Parts of the digital economy are competitive. Look at the cloud
THE TERM“big tech” is often used as shorthand to describe the small group of digital firms that tower over the 21st-century economy. Together, they make up over a fifth of America’s stockmarket. But behind that phrase a lot is going on. As business lines have become monopolised, it has become commonplace to complain that tech firms are offering consumers a toxic deal. But in a growing number of areas the picture is healthier.
The largest tech companies have expanded into a dizzying range of industries. Amazon faces credible e-commerce rivals in the form of Walmart and Shopify. Video-streaming is a fight for supremacy between half a dozen firms. And cloud computing has become a fiercely contested market, too, as our analysis of the adventures of Microsoft shows. Its experience is a reminder of the benign power of competition—and of how governments should be surgical about taming tech.
Cloud computing took off about 15 years ago, as businesses began to outsource their web-hosting, data centres, core computer systems and many applications to a few big providers, particularly the pioneer AWS, run by Amazon. The pandemic has shown just how critical the cloud has become. Many of the economy’s main functions depend on it, including a wide range of e-commerce sites and applications that let you work from home. The scale of this activity is huge; approaching 10% of all technology spending is on the cloud. So are the sums of money being invested. Perhaps $40bn is being ploughed this year into data centres and other physical gear by AWS and others.
The cloud brings obvious benefits. The firms using it replace lumpy capital expenditure on rickety bespoke IT with a variable payment for a service that can easily expand its capacity as needed. That is one reason firms such as Zoom have been able to grow so fast during the lockdown. Having many users for each piece of infrastructure means they are put to work more efficiently.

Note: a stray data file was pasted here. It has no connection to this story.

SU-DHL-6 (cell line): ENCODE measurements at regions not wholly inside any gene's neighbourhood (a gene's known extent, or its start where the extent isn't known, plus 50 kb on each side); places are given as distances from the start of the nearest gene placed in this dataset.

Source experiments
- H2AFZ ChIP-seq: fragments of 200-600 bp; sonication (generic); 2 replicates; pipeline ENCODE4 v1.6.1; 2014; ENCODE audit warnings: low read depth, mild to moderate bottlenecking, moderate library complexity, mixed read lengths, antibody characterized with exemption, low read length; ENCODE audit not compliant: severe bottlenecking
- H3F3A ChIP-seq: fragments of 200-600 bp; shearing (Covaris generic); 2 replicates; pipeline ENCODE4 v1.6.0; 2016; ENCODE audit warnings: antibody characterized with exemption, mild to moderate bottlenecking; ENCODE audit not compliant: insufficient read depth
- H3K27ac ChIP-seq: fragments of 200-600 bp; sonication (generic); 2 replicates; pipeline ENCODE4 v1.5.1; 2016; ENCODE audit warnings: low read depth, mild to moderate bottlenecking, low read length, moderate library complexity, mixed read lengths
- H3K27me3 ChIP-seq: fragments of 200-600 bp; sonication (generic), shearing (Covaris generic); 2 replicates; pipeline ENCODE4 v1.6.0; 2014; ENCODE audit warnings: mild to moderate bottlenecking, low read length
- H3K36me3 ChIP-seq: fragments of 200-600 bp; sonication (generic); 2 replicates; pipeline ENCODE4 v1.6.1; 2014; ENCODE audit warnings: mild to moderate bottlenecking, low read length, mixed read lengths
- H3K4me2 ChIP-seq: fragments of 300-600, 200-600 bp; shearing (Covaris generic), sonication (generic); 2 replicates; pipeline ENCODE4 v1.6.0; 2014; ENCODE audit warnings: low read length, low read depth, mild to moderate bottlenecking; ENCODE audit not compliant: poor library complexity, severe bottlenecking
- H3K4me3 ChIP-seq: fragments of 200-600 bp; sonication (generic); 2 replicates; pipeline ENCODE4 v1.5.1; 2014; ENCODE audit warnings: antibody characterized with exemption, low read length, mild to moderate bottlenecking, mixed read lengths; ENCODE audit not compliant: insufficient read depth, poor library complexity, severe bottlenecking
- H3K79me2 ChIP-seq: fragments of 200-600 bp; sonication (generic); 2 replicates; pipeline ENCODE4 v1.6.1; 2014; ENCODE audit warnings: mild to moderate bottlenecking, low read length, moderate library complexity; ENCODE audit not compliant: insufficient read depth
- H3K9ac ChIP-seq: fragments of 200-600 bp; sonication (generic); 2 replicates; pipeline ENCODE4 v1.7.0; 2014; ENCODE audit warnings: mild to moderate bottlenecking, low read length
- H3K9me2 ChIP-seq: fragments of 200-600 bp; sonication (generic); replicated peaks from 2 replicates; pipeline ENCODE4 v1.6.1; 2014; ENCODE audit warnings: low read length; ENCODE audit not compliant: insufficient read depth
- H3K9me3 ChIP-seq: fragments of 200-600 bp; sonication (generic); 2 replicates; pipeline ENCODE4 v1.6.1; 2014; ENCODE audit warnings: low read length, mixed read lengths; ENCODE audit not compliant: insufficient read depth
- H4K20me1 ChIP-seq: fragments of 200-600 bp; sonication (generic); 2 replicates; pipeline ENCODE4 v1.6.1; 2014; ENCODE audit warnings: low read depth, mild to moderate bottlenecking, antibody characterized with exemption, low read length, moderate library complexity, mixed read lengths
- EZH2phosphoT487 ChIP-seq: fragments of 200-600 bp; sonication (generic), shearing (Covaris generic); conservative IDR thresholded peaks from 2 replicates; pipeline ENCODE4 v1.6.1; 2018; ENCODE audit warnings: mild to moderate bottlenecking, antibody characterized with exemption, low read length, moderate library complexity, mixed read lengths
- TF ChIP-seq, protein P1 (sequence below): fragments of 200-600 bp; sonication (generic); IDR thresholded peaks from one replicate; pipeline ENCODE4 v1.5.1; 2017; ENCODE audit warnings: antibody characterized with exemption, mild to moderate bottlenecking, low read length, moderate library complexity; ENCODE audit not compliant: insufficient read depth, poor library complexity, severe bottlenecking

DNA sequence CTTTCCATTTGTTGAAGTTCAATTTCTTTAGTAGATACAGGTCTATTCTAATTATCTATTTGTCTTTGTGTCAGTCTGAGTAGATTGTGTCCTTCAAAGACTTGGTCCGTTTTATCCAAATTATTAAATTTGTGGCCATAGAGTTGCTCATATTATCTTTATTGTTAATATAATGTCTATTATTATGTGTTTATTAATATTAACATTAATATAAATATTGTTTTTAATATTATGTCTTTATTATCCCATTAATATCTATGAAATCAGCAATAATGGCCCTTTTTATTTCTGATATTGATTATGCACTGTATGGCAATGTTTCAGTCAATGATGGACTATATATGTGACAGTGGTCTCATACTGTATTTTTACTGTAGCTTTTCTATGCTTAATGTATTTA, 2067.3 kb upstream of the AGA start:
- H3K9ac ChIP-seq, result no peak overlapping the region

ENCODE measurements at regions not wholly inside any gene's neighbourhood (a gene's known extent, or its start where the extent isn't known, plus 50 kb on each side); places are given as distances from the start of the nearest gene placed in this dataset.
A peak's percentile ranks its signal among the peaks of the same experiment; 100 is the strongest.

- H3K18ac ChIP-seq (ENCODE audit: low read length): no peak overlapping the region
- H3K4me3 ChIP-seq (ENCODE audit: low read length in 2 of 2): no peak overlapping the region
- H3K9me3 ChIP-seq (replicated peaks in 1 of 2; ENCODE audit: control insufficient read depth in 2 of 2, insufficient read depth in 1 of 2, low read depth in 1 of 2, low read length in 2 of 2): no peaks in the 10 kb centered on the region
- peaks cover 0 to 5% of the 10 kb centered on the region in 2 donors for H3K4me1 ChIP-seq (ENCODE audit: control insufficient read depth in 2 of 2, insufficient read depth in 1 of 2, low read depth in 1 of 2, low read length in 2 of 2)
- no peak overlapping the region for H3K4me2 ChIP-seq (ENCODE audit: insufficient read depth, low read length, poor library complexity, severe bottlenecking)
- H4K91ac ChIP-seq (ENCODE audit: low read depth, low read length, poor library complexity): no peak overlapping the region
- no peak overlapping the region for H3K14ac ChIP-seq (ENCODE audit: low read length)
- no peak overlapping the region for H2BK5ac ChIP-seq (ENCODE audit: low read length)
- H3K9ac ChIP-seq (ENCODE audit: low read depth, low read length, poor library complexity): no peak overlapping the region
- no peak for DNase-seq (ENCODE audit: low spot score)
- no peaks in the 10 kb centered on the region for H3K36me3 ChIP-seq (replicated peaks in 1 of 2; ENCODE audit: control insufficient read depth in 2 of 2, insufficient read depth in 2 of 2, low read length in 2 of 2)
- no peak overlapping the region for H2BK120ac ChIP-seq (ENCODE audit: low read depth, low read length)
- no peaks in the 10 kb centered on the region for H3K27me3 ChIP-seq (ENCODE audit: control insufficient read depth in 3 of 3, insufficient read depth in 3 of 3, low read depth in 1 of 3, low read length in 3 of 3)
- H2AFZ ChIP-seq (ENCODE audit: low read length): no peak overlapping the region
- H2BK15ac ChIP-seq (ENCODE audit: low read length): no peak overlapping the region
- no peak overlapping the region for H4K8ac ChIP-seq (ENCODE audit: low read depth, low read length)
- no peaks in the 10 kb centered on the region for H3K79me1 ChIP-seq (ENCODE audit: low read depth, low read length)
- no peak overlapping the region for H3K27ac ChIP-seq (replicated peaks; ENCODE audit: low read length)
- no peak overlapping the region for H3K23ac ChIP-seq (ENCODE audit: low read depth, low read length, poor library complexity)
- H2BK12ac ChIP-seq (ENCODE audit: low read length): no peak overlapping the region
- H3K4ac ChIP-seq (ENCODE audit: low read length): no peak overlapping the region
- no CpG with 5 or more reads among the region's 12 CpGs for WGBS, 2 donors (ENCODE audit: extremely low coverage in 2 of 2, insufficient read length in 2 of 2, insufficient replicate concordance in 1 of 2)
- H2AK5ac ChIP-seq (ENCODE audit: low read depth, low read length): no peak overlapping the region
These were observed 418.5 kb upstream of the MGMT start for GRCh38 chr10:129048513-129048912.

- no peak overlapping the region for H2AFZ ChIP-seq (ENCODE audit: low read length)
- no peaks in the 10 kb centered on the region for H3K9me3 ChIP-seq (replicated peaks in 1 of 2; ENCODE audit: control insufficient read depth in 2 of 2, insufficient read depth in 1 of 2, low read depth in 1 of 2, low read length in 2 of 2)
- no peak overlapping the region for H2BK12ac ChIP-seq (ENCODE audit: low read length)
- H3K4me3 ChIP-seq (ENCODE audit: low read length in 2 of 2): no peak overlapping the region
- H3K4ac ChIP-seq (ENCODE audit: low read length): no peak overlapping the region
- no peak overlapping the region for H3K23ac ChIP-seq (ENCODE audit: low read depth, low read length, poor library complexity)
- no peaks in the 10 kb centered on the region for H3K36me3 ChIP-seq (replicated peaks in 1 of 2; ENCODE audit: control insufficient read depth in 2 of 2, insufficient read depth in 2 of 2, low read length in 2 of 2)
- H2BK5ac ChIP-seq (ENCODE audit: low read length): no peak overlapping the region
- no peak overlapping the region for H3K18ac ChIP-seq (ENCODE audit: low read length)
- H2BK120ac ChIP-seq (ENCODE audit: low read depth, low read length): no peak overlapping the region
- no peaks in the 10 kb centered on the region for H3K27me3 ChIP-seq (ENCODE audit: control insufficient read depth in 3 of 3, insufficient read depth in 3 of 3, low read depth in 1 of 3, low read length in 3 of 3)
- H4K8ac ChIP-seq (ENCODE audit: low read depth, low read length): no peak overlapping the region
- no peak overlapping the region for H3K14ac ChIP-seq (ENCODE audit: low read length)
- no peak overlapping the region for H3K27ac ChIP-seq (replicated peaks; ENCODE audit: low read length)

The cloud has also been seen as an example of the internet’s fragmentation. Alibaba’s and Tencent’s cloud arms dominate in China and are making some inroads elsewhere in Asia. Europe is so anxious about American firms that it has launched a state-backed rival, called Gaia-X. Businesses in poor countries may struggle for access to the cloud, slowing their development.
The biggest fear has been of a cloud monopoly. Here the news is encouraging. AWS remains the cloud’s biggest firm, but Microsoft, the original antitrust bad boy, is putting up a fierce fight with its own service, Azure, and hopes to get more of its Office and Windows customers to use it for the cloud, too.
Alphabet is also putting its cloud forward. On October 8th IBM said it would spin off part of its services business to focus on the “hybrid-cloud”, which marries old-fashioned on-site work with the cloud. Likewise Oracle’s proposed bid for TikTok, a social-media firm, is in part an effort to secure an anchor-customer for its nascent cloud operation. Regulators need to be vigilant to ensure that cloud firms are not abusing other companies’ data, erecting unfair barriers to entry or misusing their dominance in other businesses to get ahead. But broadly, the boom means more choice and keener prices.
This rivalry also offers a signal to governments. Treating big tech as a monopolistic monolith does not make sense when some markets are competitive. Nor does banning tech firms from entering adjacent new markets—as a recent congressional report proposed. Better for governments to ensure that users have control over their data, and then vigorously tackle the areas like search and social media where monopolies have taken hold. If the main source of competition for big tech firms ends up being other big tech firms, so be it.■